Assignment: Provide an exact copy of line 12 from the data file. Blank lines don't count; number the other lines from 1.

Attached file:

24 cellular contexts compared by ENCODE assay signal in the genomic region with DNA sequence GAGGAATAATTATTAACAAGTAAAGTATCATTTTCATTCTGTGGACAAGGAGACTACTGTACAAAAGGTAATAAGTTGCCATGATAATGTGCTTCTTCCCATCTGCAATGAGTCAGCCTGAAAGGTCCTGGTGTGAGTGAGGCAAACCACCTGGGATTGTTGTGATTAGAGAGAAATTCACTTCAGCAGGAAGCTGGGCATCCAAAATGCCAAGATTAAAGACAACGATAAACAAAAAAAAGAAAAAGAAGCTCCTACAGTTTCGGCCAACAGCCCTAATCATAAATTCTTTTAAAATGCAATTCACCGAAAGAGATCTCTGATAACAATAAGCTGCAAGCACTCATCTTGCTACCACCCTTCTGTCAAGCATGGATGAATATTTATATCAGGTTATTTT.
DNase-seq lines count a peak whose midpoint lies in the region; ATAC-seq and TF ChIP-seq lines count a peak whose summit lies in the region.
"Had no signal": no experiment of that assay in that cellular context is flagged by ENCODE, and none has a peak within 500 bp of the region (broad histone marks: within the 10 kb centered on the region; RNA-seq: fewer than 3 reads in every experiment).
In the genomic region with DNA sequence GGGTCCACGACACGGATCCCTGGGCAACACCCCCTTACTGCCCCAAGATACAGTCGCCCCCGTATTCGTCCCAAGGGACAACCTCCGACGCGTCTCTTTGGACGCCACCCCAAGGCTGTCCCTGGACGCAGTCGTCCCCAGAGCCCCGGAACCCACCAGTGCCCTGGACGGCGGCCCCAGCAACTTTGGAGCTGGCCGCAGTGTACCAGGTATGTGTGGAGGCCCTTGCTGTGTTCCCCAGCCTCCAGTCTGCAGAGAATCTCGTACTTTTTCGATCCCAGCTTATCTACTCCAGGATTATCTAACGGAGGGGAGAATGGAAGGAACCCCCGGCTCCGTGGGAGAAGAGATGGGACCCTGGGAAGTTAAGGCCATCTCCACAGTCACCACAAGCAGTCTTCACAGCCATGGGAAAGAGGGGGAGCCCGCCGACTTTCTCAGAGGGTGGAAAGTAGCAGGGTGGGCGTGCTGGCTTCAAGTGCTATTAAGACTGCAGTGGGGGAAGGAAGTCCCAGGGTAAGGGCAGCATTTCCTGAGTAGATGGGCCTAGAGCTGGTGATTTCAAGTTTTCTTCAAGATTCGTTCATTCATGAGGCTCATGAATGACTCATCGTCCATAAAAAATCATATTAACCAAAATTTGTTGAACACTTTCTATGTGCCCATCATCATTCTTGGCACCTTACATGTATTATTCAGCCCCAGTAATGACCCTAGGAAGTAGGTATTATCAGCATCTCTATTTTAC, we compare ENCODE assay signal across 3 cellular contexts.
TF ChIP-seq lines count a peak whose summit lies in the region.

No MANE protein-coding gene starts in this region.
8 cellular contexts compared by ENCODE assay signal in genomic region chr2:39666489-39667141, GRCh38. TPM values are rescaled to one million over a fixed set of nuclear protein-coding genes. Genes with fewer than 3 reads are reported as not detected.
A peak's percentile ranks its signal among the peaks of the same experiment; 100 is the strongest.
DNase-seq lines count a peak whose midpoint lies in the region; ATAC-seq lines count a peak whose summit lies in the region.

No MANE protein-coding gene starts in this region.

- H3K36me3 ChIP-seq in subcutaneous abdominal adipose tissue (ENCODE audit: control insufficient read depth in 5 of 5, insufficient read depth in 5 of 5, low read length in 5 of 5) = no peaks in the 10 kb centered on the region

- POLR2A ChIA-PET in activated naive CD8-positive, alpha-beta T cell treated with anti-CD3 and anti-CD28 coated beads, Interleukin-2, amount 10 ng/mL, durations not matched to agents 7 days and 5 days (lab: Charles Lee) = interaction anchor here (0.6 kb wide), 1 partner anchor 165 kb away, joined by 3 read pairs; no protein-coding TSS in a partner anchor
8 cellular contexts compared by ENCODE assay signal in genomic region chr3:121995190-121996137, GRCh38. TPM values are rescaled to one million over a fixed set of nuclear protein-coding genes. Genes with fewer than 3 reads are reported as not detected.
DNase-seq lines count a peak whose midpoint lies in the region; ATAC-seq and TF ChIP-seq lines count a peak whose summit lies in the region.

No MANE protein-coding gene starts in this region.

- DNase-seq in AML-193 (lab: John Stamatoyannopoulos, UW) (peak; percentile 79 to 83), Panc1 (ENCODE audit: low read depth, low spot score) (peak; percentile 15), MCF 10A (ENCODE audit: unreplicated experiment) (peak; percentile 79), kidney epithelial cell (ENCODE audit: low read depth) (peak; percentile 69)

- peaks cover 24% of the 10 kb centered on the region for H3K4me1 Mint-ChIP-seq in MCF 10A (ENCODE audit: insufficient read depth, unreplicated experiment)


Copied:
- POLR2A ChIA-PET in activated naive CD8-positive, alpha-beta T cell treated with anti-CD3 and anti-CD28 coated beads, Interleukin-2, amount 10 ng/mL, durations not matched to agents 7 days and 5 days (lab: Charles Lee) = interaction anchor here (0.6 kb wide), 1 partner anchor 165 kb away, joined by 3 read pairs; no protein-coding TSS in a partner anchor